Protecting "Culture," But Tide May Be Turning (Lavender)

Jamaican Politico Takes Stand Against Gays

It’s another game of “culture” v. the queer over in Jamaica. Opposition leader Bruce Golding insists that he and his party – Jamaica Labour Party – will not betray the island’s “historic” homo-hatred.
Instead, they will simply choose to ignore the fact that gays exist:

There are some countries that are prepared to overturn tradition and culture in the interest of what they regard as individual freedoms and to do so at the instance of the homosexual fraternity, which comprises a minority in the population. You will find this pretty prevalent in Europe. We (the JLP) are not prepared to go in that direction. We intend to uphold the laws of the country.

According to Jamaica’s colonial influenced laws, men who have sex with men can face up to ten years in jail.

Golding promises, however, that the government will not go breaking down people’s doors. Gay sex can happen in private. If gays choose to live their faggotry on the street – well, they’ll just have to face the consequences.

There is a sharp distinction between what is permissible in terms of the public and what is permitted in your own bedroom. We are not prepared to interfere with people’s privacy, but we feel that we must be sensitive to the culture of the country.

There have been some amendments to laws to ensure that people’s rights and freedoms are respected, but bear in mind that individual rights must be established within the context of the norms and culture and moral predilection of a society and therefore, that is our position.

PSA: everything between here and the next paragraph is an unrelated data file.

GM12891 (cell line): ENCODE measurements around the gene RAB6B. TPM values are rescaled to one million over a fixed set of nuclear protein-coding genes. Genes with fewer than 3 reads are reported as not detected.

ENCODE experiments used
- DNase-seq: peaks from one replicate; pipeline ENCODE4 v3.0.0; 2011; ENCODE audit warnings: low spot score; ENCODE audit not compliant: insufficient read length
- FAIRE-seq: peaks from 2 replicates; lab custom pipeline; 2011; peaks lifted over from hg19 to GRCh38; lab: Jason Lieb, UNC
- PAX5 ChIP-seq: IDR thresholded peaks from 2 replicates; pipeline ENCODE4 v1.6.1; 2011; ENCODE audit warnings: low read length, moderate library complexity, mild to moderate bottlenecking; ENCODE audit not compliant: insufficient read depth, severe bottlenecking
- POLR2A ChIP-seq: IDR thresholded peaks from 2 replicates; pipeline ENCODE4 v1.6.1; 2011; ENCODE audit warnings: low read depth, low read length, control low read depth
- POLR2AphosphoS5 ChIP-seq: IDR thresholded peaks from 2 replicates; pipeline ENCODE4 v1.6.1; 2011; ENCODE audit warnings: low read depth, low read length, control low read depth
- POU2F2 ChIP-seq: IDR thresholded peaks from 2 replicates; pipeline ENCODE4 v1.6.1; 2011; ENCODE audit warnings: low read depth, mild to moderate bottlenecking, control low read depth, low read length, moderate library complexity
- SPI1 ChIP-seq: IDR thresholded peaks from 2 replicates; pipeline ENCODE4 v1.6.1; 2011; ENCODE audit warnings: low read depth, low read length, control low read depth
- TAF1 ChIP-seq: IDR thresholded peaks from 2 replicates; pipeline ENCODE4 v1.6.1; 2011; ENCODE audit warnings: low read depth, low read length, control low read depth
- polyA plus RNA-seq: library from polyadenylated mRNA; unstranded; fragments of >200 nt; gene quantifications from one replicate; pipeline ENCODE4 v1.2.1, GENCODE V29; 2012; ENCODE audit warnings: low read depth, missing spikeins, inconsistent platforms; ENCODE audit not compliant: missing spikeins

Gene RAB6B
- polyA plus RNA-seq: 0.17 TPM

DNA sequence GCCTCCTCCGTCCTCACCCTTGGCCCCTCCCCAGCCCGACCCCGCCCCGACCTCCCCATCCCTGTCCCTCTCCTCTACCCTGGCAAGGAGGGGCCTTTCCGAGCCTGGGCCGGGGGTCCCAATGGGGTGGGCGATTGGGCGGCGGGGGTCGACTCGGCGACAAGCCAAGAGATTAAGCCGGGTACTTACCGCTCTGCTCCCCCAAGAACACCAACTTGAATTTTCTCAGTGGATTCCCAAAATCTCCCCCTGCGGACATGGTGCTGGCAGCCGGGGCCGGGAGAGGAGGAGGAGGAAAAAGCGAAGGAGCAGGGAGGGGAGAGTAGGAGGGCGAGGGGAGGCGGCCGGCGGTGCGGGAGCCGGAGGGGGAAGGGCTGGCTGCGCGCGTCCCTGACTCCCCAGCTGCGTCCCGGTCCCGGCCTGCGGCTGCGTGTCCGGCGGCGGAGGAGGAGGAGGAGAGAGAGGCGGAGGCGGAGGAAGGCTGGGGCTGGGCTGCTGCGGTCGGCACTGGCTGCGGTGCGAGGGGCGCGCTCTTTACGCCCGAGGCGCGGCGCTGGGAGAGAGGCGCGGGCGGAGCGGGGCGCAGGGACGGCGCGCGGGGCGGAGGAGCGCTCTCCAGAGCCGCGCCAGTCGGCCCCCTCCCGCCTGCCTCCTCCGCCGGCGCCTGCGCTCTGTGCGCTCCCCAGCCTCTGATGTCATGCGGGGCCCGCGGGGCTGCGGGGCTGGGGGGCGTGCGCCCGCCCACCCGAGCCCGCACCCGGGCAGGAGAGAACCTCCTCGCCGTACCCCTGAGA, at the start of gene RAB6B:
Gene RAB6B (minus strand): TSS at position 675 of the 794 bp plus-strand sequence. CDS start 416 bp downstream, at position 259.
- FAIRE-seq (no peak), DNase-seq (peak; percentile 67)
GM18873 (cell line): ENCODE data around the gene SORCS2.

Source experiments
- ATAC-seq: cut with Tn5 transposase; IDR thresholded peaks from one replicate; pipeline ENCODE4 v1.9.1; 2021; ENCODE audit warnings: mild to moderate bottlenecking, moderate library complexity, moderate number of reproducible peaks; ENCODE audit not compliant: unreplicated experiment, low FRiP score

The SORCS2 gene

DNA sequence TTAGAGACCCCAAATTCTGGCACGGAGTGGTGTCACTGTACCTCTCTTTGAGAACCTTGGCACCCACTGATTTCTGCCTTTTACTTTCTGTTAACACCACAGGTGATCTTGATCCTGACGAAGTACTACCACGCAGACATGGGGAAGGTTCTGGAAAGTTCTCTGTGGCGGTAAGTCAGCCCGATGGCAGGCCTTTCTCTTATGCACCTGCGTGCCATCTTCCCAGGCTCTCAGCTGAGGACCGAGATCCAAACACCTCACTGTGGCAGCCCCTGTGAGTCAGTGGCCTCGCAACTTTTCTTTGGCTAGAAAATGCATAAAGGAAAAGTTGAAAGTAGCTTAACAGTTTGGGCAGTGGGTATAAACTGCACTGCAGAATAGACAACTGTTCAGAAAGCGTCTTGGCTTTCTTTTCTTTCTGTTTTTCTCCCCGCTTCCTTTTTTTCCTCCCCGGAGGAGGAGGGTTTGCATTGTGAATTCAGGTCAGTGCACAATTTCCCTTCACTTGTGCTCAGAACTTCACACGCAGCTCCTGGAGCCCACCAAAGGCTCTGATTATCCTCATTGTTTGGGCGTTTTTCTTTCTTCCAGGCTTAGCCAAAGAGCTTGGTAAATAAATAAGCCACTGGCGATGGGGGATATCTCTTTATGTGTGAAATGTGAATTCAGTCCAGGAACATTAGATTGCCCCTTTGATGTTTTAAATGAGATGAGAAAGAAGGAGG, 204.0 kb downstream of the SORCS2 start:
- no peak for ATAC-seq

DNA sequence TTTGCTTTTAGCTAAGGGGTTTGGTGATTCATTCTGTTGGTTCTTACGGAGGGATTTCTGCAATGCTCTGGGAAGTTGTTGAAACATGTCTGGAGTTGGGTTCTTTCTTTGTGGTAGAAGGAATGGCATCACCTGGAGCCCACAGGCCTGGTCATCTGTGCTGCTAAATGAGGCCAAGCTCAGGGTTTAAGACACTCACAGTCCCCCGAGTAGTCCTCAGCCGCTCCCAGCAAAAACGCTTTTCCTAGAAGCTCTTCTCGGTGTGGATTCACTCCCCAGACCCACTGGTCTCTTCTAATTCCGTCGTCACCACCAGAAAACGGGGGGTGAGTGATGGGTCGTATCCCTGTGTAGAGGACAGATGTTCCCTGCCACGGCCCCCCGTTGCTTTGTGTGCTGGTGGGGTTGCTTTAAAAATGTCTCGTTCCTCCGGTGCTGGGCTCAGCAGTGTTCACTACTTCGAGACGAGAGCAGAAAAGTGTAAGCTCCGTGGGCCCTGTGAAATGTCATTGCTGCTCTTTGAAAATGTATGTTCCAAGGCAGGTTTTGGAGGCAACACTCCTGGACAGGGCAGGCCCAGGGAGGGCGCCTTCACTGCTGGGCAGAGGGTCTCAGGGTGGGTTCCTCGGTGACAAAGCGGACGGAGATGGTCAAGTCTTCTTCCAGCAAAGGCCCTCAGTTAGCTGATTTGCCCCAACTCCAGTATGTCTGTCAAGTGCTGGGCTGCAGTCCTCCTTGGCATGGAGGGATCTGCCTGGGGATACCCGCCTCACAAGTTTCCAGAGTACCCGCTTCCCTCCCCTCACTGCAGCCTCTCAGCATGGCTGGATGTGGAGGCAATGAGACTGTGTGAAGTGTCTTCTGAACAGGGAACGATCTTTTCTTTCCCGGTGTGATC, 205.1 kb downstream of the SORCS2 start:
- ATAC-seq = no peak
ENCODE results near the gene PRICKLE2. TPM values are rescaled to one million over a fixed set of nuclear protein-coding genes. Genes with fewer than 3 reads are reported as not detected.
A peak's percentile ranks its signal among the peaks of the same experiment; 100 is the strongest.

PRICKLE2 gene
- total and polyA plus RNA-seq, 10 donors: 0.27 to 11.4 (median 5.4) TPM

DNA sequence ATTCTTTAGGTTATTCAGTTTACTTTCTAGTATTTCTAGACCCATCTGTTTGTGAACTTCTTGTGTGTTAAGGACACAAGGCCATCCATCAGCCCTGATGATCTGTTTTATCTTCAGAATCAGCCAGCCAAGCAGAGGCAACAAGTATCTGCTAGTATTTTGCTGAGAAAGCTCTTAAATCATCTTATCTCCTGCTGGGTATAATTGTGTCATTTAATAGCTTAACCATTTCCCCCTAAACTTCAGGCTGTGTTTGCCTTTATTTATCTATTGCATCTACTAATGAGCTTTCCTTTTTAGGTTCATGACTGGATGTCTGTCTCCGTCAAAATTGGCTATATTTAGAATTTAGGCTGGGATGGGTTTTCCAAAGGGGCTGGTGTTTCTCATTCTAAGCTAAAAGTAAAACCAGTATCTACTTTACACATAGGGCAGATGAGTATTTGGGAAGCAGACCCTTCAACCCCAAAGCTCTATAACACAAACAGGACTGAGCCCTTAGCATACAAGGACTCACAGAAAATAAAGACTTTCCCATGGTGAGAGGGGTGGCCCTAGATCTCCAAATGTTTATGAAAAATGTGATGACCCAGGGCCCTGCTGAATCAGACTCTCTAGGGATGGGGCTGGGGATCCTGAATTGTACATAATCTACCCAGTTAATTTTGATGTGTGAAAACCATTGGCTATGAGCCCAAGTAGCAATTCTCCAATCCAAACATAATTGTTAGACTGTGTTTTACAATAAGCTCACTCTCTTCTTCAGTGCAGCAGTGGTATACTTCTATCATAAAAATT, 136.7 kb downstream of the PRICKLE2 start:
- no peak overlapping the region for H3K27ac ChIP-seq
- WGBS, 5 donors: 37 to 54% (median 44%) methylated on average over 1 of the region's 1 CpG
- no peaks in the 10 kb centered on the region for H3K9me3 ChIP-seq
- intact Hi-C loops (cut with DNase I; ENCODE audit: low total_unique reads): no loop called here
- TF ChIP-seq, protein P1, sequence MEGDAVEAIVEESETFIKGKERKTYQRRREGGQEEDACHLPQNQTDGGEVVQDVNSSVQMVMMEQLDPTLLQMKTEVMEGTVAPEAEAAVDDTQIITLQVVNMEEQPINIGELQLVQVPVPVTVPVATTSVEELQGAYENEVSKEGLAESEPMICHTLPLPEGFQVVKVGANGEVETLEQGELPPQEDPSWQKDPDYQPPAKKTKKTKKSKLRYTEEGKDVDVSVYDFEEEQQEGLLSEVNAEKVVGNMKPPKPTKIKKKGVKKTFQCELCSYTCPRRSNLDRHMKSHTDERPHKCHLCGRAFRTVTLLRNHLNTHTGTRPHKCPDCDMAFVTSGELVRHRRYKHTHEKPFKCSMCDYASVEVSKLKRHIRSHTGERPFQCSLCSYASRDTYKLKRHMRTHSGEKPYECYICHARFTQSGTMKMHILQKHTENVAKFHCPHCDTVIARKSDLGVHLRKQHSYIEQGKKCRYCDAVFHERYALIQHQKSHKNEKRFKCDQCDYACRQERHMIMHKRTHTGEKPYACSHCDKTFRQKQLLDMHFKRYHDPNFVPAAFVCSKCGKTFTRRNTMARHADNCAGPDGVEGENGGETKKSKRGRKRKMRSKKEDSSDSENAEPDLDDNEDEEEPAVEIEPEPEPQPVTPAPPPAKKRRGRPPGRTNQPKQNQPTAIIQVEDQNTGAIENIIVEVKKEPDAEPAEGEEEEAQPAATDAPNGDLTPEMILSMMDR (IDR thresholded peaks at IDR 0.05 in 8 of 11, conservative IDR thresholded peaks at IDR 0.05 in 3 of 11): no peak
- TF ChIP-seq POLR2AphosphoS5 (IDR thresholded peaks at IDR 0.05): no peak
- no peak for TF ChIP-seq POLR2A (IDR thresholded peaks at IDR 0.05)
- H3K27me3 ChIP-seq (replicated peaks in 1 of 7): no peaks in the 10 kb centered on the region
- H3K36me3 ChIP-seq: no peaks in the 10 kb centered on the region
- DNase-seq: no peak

Nice to know that Golding and the JLP stand on the side of violence: Jamaica’s seen more than its fair share of anti-gay attacks this year, including the beating of a transvestite, a funeral attack and an incident in Montego Bay.

Some Jamaican doctors predict an increase in these kinds of attacks, mostly because Jamaicans apparently feel the need to prove themselves: One unnamed shrink says:

…We in Jamaica have a reputation and we have a reputation to uphold and our reputation is that we are homophobic and anybody who come with it is going to be knocked down. We perceive ourselves as being homophobic so any sense of anybody (gay) peeping through, don’t cross the line because we have the distinction. Jamaica is known for this so any semblance of this is going to meet with resistance.

Another psychologist, Sidney McGill, sees things a bit differently. While Jamaican gays certainly remain shrouded, there’s definitely a sea change:

We are influenced a lot by the North American scene, it is just a matter of time before the majority of Jamaicans will have to accept homosexuality as a viable alternative lifestyle.

And the queers are no longer content to hide away. They’re read to be out and loud – and prepared for the backlash. Gill continues,

It is indicative of the homosexual in the community becoming bolder, on a mission of coming out of the closet in a collective sense. And you have homosexual communities that are attached to gangs and they get some amount of protection from the gangs, which allows them to come out without too much fear.

That’s some hot shit – aligning with a street gang to protect oneself from anti-gay brutes. Genius!

Now, if only they could find some allies in the government.